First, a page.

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    Rights statement: http://journals.cambridge.org/action/displayJournal?jid=BIL The final, definitive version of this article has been published in the Journal, Bilingualism: Language and Cognition, 15 (4), pp 782-796 2012, © 2012 Cambridge University Press.

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The effect of dual task demands and proficiency on second language speech production

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<mark>Journal publication date</mark>10/2012
<mark>Journal</mark>Bilingualism: Language and Cognition
Issue number4
Volume15
Number of pages15
Pages (from-to)782-796
Publication StatusPublished
Early online date4/01/12
<mark>Original language</mark>English

Abstract

In this study we examined how the introduction of a parallel finger-tapping task influences second language speech (L2) encoding mechanisms and monitoring processes and how the level of proficiency impacts the efficiency and accuracy of L2 performance under single and dual task conditions. The results indicated that imposing dual task demands has a negative effect on the accuracy of lexical selection and the efficiency of error-correction processes. We argue that this can be explained with reference to attentional bottleneck effects on lexical selection processes and on monitoring. The findings also revealed that the level of L2 competence influenced both the speed and the accuracy of speech encoding processes and the efficiency of monitoring.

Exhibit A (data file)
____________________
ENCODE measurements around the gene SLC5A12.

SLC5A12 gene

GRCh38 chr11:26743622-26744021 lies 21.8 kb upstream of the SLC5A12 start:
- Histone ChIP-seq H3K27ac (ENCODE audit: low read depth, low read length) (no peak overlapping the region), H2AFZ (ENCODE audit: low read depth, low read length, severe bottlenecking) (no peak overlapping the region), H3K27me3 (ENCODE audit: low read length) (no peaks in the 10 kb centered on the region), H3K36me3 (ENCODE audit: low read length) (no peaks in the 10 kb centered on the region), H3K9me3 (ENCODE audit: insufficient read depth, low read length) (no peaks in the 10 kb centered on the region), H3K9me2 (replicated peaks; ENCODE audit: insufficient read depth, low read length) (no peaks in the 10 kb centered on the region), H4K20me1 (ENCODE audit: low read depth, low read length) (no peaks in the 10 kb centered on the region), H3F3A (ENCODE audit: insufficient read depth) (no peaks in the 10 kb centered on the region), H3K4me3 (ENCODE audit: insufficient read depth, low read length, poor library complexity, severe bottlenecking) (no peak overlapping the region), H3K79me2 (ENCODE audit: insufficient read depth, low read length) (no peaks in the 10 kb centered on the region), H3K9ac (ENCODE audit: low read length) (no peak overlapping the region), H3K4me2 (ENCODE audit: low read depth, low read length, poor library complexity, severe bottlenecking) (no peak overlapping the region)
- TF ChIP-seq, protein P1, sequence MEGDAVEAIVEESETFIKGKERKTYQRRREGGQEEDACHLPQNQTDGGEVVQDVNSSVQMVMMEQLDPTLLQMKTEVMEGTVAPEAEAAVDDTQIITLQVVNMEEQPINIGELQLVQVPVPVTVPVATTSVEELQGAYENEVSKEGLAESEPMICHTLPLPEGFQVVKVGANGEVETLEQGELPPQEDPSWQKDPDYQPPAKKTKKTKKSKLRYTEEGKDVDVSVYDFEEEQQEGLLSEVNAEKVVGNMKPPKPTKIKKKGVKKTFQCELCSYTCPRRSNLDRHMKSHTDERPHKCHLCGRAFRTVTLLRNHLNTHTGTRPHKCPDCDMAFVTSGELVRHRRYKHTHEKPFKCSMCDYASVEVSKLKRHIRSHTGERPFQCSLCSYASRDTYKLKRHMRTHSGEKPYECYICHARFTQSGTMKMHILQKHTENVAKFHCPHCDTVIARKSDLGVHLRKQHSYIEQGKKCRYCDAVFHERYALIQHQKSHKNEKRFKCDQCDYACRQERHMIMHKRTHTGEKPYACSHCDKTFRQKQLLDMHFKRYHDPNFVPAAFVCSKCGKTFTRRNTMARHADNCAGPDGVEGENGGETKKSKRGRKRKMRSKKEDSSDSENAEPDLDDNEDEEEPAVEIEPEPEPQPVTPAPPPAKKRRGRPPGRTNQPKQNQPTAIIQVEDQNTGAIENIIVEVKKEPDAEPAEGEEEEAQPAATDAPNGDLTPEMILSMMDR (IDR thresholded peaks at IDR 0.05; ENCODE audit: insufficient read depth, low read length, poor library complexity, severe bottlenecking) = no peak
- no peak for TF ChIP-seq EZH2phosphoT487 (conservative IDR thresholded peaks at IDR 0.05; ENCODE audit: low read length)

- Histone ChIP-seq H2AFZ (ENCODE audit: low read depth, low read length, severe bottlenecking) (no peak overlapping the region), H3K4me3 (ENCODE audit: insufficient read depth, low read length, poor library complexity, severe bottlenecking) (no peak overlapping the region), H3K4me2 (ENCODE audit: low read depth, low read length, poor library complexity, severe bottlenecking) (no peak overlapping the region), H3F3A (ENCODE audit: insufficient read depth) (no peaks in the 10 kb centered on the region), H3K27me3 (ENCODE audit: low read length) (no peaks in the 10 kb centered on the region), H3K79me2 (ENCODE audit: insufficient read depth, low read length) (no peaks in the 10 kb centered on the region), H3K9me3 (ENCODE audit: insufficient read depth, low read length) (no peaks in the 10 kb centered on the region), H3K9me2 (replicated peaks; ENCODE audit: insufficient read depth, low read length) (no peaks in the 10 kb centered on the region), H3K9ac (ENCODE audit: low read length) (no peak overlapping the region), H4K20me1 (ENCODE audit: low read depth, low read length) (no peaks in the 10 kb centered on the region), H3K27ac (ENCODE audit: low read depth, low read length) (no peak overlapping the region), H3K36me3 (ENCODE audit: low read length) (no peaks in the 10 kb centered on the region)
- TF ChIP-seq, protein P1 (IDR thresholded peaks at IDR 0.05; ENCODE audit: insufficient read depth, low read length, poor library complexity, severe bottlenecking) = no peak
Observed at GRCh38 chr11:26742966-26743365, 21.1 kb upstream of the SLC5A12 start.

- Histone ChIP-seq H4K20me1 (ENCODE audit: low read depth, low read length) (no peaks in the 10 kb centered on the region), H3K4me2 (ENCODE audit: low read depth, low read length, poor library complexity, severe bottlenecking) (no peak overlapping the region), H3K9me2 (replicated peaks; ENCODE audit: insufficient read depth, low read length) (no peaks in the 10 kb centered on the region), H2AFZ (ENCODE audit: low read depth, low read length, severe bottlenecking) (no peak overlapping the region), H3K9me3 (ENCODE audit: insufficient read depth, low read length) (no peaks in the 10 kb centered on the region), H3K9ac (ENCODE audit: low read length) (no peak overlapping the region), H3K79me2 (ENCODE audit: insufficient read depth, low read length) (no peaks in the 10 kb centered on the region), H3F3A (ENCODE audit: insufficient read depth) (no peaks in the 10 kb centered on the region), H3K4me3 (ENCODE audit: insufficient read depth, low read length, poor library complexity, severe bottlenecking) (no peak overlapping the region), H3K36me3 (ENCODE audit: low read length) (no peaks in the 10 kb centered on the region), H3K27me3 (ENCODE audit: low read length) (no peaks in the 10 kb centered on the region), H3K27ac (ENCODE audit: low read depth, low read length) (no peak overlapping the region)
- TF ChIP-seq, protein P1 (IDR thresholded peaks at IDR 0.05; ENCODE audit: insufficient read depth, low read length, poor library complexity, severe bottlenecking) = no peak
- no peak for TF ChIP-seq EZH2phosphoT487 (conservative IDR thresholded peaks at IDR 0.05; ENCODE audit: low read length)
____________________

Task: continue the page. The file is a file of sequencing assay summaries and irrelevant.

Bibliographic note

http://journals.cambridge.org/action/displayJournal?jid=BIL The final, definitive version of this article has been published in the Journal, Bilingualism: Language and Cognition, 15 (4), pp 782-796 2012, © 2012 Cambridge University Press.